Recently unsealed court documents reveal a corporate strategy to discredit critics and to strip plaintiffs from the class-action case. …

The new documents, along with an earlier tranche, open a window on the company’s strategy to defeat a lawsuit that could have effectively ended sales of atrazine in the United States.”

Read all about it:
http://www.environmentalhealthnews.org/ehs/news/2013/atrazine

Also, in case you missed it, The Chicago Tribune had an excellent series about flame retardants and industry interference:

Tribune Watchdog, Playing With Fire

http://media.apps.chicagotribune.com/flames/index.html 

Not to leave Monsanto out, here’s a show of how many people in office at the White House have  also worked for Monsanto, which helps explain why RoundUp (among other things) and  harmful  GMO “foods”  are being sold to everyone without our knowledge or consent.

Monsanto Govand

There’s so much more, too much more like this… So many industry insiders find their ways into government offices where they write the laws and policies that support corporate interests instead of our health and the environment we depend on for life.

Like Dr Margaret Chan, Director-General of the World Health Organization said during her opening address at the 8th Global Conference on Health Promotion on June 10th, 2013:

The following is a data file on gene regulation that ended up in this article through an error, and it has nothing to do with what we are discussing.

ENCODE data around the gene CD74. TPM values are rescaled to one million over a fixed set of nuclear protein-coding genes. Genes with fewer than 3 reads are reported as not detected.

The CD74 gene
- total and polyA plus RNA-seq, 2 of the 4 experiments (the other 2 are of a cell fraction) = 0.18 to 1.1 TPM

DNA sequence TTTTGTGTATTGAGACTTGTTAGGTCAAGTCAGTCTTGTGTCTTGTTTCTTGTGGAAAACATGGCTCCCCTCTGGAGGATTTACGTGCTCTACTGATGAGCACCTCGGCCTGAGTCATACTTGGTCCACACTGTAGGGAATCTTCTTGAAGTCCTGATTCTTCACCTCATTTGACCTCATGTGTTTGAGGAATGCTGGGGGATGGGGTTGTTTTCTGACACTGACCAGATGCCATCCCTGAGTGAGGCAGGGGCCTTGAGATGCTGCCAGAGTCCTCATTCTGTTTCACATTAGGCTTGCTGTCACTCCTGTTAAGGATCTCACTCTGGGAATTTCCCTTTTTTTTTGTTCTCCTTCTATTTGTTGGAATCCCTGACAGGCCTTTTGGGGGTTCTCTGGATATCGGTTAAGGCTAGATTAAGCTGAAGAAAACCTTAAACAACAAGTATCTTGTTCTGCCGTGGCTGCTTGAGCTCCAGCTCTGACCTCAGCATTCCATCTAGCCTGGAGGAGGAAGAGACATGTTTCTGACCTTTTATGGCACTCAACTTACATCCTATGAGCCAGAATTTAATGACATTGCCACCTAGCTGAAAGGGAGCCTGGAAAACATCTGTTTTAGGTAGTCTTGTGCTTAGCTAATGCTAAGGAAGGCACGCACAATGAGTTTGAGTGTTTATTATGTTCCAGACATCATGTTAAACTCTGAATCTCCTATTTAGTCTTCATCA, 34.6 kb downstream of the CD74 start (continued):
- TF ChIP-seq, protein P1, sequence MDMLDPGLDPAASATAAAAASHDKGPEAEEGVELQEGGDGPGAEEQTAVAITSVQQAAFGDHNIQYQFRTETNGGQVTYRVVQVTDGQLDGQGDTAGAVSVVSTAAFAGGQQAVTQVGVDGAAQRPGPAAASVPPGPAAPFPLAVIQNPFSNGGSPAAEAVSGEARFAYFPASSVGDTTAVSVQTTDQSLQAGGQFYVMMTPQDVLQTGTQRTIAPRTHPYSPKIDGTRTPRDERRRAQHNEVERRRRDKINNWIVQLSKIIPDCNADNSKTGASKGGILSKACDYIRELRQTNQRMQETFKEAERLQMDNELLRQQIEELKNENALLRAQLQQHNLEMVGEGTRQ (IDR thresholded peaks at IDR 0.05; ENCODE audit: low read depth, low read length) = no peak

Research has documented these tactics well. They include front groups, lobbies, promises of self-regulation, lawsuits, and industry-funded research that confuses the evidence and keeps the public in doubt.

Tactics also include gifts, grants, and contributions to worthy causes that cast these industries as respectable corporate citizens in the eyes of politicians and the public. They include arguments that place the responsibility for harm to health on individuals, and portray government actions as interference in personal liberties and free choice.

This is formidable opposition. Market power readily translates into political power. Few governments prioritize health over big business.

As we learned from experience with the tobacco industry, a powerful corporation can sell the public just about anything.” …

I am deeply concerned by two recent trends.

The first relates to trade agreements. Governments introducing measures to protect the health of their citizens are being taken to court, and challenged in litigation.

This is dangerous.

The second is efforts by industry to shape the public health policies and strategies that affect their products.

When industry is involved in policy-making, rest assured that the most effective control measures will be downplayed or left out entirely.

This, too, is well documented, and dangerous.

In the view of WHO, the formulation of health policies must be protected from distortion by commercial or vested interests.


http://www.who.int/dg/speeches/2013/health_promotion_20130610/en/index.html

So, what can we do?

It’s up to all of us.

Here’s a great video from the Story of Stuff

and

the Ecocide toolkit
http://eradicatingecocide.com/toolkit/

If you have other helpful resources for inspiring and empowering us to make the changes we need for a safer, healthier future for all, please share them here too!